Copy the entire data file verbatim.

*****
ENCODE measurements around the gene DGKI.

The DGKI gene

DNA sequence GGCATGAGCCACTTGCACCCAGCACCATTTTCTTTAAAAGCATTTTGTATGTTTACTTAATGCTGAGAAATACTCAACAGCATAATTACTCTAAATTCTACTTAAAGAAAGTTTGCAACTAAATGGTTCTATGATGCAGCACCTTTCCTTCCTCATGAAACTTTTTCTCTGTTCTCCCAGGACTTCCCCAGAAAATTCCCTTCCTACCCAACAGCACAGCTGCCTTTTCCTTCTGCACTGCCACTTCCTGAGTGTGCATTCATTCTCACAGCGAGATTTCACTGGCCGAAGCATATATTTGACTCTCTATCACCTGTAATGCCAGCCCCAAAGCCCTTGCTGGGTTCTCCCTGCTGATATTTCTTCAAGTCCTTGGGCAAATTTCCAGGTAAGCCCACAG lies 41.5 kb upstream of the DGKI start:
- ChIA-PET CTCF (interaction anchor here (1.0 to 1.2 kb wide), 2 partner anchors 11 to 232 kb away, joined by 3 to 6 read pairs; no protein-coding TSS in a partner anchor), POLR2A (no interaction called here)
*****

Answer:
ENCODE measurements around the gene DGKI.

The DGKI gene

DNA sequence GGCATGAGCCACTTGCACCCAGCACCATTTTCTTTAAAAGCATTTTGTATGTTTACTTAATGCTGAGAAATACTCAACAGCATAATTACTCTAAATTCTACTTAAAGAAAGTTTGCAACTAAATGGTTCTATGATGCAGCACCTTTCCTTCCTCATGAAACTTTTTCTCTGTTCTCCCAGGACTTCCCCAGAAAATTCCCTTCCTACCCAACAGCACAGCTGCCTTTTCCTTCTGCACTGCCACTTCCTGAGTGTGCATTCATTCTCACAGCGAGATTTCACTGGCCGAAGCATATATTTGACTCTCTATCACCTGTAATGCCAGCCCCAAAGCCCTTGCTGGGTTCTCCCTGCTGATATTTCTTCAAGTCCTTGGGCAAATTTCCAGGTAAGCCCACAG lies 41.5 kb upstream of the DGKI start:
- ChIA-PET CTCF (interaction anchor here (1.0 to 1.2 kb wide), 2 partner anchors 11 to 232 kb away, joined by 3 to 6 read pairs; no protein-coding TSS in a partner anchor), POLR2A (no interaction called here)